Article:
Cuban Thaw

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President Obama meets with President Castro in Panama

The United States–Cuban Thaw[1][2] (Spanish: deshielo cubano)[3][4] is a warming of Cuba–United States relations that began in December 2014, ending a 54-year streak of hostility between the nations. In March 2016, Barack Obama became the first U.S. President to visit Cuba since 1928.[5]

Background[change | change source]

On December 17, 2014, U.S. President Barack Obama and Cuban President Raúl Castro announced the beginning of a process of normalizing relations between Cuba and the United States. The normalization agreement was secretly negotiated in the months before, being overseen by Pope Francis and largely hosted by the Government of Canada.

Meetings were held in both Canada and Vatican City.[6] The agreement would see the lifting of some U.S. travel restrictions, fewer restrictions on remittances, U.S. banks' access to the Cuban financial system,[7] and the reopening of the U.S. embassy in Havana and the Cuban embassy in Washington, which both closed in 1961 after the breakup of diplomatic relations as a result of Cuba's close alliance with the USSR.[8][9]

Effects[change | change source]

On April 14, 2015, the Obama administration announced that Cuba would be removed from the United States State Sponsors of Terrorism list. With no congressional action to block this within the permitted time period, Cuba was officially removed from the list on May 29, 2015. This marked a further departure by the United States from the Cold War conflict and its strain on Cuba–United States relations.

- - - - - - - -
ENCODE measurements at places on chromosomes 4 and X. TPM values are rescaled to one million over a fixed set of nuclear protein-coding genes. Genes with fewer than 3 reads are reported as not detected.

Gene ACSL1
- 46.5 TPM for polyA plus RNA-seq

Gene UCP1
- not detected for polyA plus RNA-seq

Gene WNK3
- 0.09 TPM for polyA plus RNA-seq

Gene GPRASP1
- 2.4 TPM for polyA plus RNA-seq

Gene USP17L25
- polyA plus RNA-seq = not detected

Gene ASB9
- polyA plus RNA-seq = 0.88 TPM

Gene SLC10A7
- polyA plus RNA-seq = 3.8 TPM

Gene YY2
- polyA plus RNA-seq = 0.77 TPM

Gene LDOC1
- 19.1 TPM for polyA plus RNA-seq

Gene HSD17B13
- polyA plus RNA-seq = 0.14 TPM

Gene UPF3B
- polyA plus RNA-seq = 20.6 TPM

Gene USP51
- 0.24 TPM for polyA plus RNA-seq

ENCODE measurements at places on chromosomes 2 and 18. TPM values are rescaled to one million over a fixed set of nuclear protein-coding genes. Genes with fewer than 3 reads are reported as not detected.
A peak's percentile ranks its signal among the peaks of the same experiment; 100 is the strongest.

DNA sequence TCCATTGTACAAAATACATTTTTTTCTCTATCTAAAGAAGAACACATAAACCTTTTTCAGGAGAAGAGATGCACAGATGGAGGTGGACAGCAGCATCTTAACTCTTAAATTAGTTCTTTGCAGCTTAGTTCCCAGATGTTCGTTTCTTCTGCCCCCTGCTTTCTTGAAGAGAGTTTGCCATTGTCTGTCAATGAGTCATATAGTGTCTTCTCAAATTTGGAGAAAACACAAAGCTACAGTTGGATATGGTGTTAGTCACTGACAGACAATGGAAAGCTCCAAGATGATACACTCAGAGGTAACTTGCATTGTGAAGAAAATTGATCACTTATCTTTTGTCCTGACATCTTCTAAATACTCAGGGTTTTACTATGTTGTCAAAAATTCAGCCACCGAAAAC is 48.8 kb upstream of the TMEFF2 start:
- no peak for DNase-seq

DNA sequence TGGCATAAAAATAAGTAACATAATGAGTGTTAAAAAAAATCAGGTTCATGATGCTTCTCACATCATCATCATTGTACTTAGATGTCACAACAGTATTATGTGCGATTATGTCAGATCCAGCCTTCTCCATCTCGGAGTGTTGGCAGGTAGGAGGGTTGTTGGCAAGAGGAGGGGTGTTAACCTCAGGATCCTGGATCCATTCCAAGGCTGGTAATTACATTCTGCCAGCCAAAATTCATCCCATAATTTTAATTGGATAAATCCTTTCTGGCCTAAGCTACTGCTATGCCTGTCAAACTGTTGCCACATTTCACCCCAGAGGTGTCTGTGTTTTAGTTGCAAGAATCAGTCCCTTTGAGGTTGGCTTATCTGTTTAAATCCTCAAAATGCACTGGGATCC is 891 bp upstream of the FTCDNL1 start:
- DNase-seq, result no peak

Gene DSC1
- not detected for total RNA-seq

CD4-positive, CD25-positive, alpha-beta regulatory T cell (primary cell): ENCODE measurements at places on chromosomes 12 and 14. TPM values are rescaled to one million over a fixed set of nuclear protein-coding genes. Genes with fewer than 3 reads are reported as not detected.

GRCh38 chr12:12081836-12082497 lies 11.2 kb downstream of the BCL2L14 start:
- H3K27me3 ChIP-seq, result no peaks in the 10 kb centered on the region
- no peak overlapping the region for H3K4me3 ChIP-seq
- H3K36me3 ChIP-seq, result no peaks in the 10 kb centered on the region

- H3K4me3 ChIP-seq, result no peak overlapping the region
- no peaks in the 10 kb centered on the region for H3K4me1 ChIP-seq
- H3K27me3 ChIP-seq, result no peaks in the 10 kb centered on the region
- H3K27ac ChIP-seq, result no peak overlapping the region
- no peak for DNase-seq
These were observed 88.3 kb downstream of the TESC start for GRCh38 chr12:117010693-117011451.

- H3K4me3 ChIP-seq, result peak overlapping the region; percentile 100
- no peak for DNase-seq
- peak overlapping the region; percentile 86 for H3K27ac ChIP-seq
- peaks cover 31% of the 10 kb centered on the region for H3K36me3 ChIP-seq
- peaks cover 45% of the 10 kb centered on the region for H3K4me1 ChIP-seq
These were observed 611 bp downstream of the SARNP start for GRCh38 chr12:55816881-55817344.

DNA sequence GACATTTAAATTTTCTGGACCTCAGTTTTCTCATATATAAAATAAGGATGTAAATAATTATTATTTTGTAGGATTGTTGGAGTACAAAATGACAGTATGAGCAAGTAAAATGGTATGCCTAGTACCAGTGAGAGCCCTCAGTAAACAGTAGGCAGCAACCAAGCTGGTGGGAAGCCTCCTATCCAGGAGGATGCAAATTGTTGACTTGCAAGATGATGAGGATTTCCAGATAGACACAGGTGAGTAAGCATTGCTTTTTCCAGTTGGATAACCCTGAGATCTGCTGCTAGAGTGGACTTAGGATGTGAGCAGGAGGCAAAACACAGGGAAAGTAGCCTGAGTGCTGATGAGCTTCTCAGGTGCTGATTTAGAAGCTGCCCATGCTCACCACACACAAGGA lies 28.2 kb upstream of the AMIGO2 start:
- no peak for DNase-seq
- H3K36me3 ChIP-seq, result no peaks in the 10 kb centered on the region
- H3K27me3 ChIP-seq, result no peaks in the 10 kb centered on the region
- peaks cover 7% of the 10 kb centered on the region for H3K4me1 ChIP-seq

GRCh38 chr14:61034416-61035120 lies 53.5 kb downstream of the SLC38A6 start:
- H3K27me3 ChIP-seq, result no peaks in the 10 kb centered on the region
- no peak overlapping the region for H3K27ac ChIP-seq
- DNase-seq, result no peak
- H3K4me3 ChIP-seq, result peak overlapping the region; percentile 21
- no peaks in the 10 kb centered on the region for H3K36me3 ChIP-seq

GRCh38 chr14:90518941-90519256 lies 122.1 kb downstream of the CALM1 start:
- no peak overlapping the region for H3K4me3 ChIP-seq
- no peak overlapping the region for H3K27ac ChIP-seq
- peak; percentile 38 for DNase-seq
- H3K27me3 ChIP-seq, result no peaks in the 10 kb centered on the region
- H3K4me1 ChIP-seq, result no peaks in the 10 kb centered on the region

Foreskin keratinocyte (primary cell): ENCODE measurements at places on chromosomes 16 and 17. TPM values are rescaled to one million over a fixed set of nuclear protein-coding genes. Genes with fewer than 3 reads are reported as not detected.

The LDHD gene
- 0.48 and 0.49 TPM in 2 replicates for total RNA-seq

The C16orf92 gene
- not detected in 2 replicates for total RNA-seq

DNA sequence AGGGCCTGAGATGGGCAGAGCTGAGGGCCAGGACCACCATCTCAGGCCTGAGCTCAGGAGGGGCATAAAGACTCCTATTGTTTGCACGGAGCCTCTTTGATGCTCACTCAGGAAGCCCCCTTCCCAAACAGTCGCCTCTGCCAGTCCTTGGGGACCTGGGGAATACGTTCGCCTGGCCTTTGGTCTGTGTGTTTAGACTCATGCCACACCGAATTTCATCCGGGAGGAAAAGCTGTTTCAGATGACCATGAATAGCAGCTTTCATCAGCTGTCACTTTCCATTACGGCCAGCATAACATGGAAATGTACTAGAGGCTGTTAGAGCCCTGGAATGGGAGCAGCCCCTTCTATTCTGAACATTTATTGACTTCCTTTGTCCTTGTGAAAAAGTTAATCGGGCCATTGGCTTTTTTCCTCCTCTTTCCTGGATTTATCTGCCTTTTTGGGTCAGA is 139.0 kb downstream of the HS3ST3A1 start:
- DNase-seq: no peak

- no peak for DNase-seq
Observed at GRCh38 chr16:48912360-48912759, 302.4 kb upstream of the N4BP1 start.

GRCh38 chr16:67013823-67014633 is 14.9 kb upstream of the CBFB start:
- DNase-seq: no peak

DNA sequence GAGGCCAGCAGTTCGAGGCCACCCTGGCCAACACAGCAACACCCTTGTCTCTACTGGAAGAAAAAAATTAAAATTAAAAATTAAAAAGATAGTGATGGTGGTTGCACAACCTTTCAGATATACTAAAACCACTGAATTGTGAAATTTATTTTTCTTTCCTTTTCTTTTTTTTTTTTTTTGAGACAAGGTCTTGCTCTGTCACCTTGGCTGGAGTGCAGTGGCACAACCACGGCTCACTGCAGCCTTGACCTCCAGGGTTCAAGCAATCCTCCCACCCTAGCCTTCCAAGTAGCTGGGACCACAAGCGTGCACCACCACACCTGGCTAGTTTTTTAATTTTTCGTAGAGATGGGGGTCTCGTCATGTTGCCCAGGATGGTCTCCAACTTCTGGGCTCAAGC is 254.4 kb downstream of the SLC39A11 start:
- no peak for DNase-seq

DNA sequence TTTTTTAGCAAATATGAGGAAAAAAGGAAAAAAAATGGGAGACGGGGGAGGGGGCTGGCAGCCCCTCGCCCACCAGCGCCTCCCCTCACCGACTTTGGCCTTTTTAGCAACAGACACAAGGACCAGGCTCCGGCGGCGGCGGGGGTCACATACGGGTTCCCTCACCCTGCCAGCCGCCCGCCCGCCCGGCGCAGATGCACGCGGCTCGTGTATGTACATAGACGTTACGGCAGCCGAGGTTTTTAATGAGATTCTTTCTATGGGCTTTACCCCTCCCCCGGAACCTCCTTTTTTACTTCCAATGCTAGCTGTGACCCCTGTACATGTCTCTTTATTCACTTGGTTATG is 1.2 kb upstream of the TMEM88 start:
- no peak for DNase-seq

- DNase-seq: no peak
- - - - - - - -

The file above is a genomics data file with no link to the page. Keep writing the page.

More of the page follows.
On July 20, 2015, the Cuban and U.S. "interests sections" in Washington and Havana were upgraded to embassies.[10]

Trump presidency[change | change source]

On June 16, 2017 President Donald Trump announced that he was "cancelling" the Obama administrations deals with Cuba, while also expressing that a new deal could be negotiated between the Cuban and United States governments.[11][12]

References[change | change source]

  1. "Betting on a Cuban Thaw: Stocks Soar on Rumors of U.S. Relations With Cuba". Newsweek. Reuters. December 17, 2014. 
  2. Parker, K. Quincy (January 8, 2015). "CARICOM Launches Five-Year Plan". The Nassau Guardian. The rapprochement of which Christie spoke has been referred to as 'The Cuban Thaw'. 
  3. "Se inicia la Cumbre con la mira puesta en el 'deshielo' cubano-estadounidense". Télam (in Spanish). April 10, 2016. Retrieved April 17, 2016. 
  4. Reyes Uschinsky, Carla (January 28, 2016). "Dos mujeres diplomáticas dirigen las negociaciones en el deshielo cubano". Mundario (in Spanish). Retrieved April 17, 2015. 
  5. "Obama begins historic visit to Cuba". Washington Post. March 20, 2016. 
  6. Nadeau, Barbie Latza (December 17, 2014). "The Pope's Diplomatic Miracle: Ending the U.S.–Cuba Cold War". The Daily Beast. Retrieved December 18, 2014. 
  7. Tannebaum, Daniel & Stokes, Amber (December 18, 2014). "Key Points from the President's Announcement on Cuba Sanctions" (PDF). First Take. PwC Financial Services Regulatory Practice. 
  8. Keane, Angela Greiling & Dorning, Mike (December 17, 2014). "Cuba's Half Century of Isolation to End". Bloomberg News. Archived from the original on December 18, 2014. Retrieved December 21, 2014. 
  9. Baker, Peter (December 18, 2014). "Obama Announces U.S. and Cuba Will Resume Relations". The New York Times. Retrieved December 18, 2014. 
  10. "US and Cuba restore ties by opening embassies". Al Jazeera. July 20, 2015. Retrieved July 20, 2015. 
  11. CNN, Dan Merica and Jim Acosta. "Trump chips away at Obama's legacy on Cuba". CNN. Retrieved 2017-06-16. 
  12. "Live stream: Trump announces policy changes on Cuba". USA TODAY. Retrieved 2017-06-16. 

Other websites[change | change source]

Media related to Cuban Thaw at Wikimedia Commons